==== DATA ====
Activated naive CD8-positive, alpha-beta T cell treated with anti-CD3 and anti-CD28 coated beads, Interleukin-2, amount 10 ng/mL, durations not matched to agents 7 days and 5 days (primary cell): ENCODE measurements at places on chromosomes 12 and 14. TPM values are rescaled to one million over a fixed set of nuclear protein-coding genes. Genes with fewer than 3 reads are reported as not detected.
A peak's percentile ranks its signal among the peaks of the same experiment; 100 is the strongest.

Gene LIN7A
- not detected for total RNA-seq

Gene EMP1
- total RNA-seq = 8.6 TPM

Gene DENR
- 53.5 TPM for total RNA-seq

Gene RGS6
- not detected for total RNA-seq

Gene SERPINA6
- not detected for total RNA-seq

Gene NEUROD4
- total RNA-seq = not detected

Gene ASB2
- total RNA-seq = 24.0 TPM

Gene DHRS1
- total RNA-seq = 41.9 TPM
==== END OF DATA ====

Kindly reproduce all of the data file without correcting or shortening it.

Activated naive CD8-positive, alpha-beta T cell treated with anti-CD3 and anti-CD28 coated beads, Interleukin-2, amount 10 ng/mL, durations not matched to agents 7 days and 5 days (primary cell): ENCODE measurements at places on chromosomes 12 and 14. TPM values are rescaled to one million over a fixed set of nuclear protein-coding genes. Genes with fewer than 3 reads are reported as not detected.
A peak's percentile ranks its signal among the peaks of the same experiment; 100 is the strongest.

Gene LIN7A
- not detected for total RNA-seq

Gene EMP1
- total RNA-seq = 8.6 TPM

Gene DENR
- 53.5 TPM for total RNA-seq

Gene RGS6
- not detected for total RNA-seq

Gene SERPINA6
- not detected for total RNA-seq

Gene NEUROD4
- total RNA-seq = not detected

Gene ASB2
- total RNA-seq = 24.0 TPM

Gene DHRS1
- total RNA-seq = 41.9 TPM